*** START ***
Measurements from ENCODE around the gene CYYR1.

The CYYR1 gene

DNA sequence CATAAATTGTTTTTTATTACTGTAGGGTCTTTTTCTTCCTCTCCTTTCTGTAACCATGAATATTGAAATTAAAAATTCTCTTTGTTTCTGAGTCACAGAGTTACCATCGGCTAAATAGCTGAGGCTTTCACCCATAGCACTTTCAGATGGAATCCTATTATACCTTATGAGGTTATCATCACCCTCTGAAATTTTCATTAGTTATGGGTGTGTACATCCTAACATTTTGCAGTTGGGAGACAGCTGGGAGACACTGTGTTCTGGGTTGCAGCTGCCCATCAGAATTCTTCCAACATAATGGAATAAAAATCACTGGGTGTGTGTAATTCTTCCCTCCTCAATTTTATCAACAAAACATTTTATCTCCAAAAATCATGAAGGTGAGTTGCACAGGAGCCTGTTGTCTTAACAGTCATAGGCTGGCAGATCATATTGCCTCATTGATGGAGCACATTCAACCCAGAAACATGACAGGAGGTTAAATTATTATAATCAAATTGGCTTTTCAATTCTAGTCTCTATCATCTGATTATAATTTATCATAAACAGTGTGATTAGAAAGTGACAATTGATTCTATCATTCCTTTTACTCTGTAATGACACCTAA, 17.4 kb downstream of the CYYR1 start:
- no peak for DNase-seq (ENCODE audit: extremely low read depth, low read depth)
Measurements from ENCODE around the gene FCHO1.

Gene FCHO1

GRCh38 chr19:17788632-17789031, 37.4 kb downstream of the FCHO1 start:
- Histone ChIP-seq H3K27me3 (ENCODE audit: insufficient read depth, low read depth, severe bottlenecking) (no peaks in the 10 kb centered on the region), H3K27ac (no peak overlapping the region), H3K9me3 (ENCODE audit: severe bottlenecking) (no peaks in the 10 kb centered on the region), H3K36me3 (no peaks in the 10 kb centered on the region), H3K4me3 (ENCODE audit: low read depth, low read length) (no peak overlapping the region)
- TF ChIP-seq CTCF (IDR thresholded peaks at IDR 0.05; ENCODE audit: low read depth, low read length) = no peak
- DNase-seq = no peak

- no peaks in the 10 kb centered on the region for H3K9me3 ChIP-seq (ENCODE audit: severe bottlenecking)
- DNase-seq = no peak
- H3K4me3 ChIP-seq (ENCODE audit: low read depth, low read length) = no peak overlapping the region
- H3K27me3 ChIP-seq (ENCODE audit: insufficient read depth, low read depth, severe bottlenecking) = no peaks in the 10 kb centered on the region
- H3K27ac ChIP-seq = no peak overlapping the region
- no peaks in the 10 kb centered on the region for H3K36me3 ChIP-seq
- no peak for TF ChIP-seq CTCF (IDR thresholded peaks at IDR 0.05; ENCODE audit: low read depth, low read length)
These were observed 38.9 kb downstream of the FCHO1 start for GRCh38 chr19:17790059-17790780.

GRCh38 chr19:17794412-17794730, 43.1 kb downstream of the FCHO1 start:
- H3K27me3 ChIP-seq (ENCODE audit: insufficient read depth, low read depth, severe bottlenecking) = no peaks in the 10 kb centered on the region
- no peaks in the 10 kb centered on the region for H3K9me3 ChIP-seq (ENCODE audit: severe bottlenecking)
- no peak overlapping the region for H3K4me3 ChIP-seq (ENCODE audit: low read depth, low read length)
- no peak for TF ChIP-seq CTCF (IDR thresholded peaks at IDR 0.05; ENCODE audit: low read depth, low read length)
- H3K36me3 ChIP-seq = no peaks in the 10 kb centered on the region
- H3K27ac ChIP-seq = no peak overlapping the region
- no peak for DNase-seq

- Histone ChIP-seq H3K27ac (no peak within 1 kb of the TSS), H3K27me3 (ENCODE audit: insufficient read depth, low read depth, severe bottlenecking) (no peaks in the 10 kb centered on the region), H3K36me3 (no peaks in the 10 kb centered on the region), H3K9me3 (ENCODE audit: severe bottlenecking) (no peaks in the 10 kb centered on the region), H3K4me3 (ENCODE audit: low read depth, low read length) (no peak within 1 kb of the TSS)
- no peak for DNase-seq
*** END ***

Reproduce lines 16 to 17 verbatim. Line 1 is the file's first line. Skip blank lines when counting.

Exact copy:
- no peaks in the 10 kb centered on the region for H3K36me3 ChIP-seq
- no peak for TF ChIP-seq CTCF (IDR thresholded peaks at IDR 0.05; ENCODE audit: low read depth, low read length)